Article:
You can’t bury something that hasn’t died… unless you’re a serial murderer or political despot.

That’s the closest I come to aphoristic. I do not spout proverbs in my daily life, and while I frequently give advice, I don’t talk like a walking fortune cookie.

According to the character Charlie Chan, Asians do.

Recently I was alerted to the New York chapter of the National Academy of Television Arts and Sciences — the organization responsible for the Emmy awards — and their honoring of the Charlie Chan films.  As if that wasn’t enough, embedded in the mass invitation to the ceremony and screening were pseudo-‘Oriental’ aphorisms, presumably lifted from the book Quotations of Charlie Chan.

What is wrong with a character that is a figment of the past? The past is something we have to pay specific attention to.

In 1924 hostilities shifted away from the Chinese and toward the Japanese. The Gentlemen’s Agreement failed in its attempt to limit Japanese immigrants and Japanese invasion and wars between Japan and China compelled FDR to aid China in the 1930s. This shift was evident in the filmic images of the time: the Fu Manchu that symbolized the yellow peril up to the 1920s was supplanted by the ‘good’ Chinese character Charlie Chan as China allied with the US against Japan.

But the “good” character was emasculated and asexual, a clumsy buffoon replete with repetitive bows and apologies. And of course there was the implementation of the silly proverbs in broken English. Additionally, he was always played by a white man in what Eugene Franklin Wong aptly calls “racist cosmetics.” So, in order for Chinese to be “good,” we would have to be non-threatening: clownish, unable to grasp American concepts, subservient, and neutered.  Because if we were allowed to show any sense of masculinity or hint of aggression that would signal world domination which is what Fu Manchu wanted.  But we were the ‘good’ Chinese.  And our goodness would be offset and our presence would be placated by the fact that “Psst, it’s really a white man underneath all that makeup.”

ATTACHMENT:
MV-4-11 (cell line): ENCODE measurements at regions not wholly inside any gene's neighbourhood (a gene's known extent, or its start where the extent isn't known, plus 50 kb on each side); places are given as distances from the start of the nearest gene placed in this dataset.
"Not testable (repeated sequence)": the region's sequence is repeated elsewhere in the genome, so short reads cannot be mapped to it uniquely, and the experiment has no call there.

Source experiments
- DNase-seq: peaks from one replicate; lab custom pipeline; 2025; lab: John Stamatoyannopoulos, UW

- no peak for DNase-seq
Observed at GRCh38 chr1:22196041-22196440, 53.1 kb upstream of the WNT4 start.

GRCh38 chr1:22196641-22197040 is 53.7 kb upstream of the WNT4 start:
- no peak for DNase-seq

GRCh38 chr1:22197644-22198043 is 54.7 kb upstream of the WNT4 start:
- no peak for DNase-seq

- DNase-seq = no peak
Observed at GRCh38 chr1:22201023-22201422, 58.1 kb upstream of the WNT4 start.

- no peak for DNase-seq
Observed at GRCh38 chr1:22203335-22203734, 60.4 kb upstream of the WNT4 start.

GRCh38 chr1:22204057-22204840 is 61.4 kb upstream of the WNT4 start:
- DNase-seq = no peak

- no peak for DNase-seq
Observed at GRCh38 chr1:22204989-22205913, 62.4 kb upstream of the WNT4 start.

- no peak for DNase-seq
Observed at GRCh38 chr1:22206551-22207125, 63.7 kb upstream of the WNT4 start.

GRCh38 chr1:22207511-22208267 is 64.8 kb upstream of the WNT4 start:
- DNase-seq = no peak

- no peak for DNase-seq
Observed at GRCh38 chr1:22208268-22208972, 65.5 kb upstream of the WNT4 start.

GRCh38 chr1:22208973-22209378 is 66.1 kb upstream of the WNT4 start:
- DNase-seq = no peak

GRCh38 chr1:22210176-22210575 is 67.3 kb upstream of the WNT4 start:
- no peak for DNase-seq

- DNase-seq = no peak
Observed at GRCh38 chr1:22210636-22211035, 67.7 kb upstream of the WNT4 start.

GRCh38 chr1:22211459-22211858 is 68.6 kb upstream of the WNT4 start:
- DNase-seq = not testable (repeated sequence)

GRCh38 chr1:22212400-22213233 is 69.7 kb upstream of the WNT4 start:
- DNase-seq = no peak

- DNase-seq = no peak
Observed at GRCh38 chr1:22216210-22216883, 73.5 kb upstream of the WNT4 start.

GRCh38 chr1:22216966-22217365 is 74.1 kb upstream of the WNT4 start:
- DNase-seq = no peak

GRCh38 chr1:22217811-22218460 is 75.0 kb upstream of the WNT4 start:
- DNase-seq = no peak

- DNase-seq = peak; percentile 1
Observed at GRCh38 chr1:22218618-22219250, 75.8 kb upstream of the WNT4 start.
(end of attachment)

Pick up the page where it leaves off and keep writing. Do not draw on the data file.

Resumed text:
Whether good or bad, filmic images were used against us. And continue to be.

During the 1990 Miss Saigon/Broadway controversy, the point reiterated was that APIs were being displaced by the implementation of yellowface. It was also the never-dying theme of the prostitute Asian, the evil soldier Asian, the sacrificial Asian, the suffering, utterly-devoted-to-a-white knight Asian.

FOX Movie Channel came under fire for its Charlie Chan tele-festival in 2003. But FOX Film has greenlit a 2011 Charlie Chan movie — this time with his granddaughter.

In my performance art career, I created a character named Charlene Chan, a drag queen who was the great-great granddaughter of Charlie in order to combat the stereotypes propagated by Chan and his ilk. I doubt that the movie has similar aspirations.

Racism sells. Like the white fantasy of coming to the rescue of all things color, it makes people feel better about themselves.

We have seen from three of this year’s Oscar Best Picture nominees that the white savior theme persists in Avatar, The Blind Side, and District 9. Being that their stories and not our stories are not only present but persistent, these are the images that define us. Unfortunately, these images embed themselves into our self-construct as well as the beliefs of others about who we are. And that does not die easily.

We should however know our history, good and bad. The Chinese American Museum Los Angeles continues its Hollywood Chinese exhibit. It was created in conjunction with Arthur Dong’s Hollywood Chinese documentary which, like Slaying the Dragon, is important testimony of what we’ve been through. By knowing what’s behind us, we can be the ones to create something better.

Disclosure: As a community producer, Ken Choy has a relationship with FOX Diversity which aims to increase employment and opportunities for diverse communities.  This relationship does not impact his ability or desire to critique FOX Entertainment Group’s endeavors. Avatar was released by FOX. Note: Hyphen Editor made a mistake and/or this was carried over from a previous draft. I believe she was referring to The Last Airbender which was distributed by Paramount.

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